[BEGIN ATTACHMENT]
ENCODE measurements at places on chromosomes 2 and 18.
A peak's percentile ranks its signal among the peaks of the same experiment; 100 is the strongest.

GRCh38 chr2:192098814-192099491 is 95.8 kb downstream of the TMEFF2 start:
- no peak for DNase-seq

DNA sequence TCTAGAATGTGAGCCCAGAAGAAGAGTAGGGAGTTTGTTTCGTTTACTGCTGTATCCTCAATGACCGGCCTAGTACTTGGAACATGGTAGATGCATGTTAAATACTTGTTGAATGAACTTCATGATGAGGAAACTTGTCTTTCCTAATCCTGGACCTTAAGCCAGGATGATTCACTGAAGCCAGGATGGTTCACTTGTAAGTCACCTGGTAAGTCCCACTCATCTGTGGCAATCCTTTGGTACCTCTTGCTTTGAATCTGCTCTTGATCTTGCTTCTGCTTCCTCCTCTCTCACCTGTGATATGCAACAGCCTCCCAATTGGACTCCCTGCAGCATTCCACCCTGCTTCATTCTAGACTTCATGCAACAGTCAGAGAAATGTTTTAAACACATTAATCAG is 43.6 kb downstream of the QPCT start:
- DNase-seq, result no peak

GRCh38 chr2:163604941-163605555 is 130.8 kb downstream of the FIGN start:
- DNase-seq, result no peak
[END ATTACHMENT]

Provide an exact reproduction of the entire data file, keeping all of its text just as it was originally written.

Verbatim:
ENCODE measurements at places on chromosomes 2 and 18.
A peak's percentile ranks its signal among the peaks of the same experiment; 100 is the strongest.

GRCh38 chr2:192098814-192099491 is 95.8 kb downstream of the TMEFF2 start:
- no peak for DNase-seq

DNA sequence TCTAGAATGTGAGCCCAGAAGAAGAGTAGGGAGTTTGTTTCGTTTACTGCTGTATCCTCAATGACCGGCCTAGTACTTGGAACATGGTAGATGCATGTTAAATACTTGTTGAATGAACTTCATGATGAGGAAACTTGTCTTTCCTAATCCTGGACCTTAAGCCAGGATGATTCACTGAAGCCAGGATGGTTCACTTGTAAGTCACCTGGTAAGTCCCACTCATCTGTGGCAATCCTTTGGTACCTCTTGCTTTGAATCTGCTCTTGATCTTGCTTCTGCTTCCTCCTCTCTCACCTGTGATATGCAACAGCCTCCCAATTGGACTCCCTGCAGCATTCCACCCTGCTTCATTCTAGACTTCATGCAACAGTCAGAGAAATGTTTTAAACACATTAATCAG is 43.6 kb downstream of the QPCT start:
- DNase-seq, result no peak

GRCh38 chr2:163604941-163605555 is 130.8 kb downstream of the FIGN start:
- DNase-seq, result no peak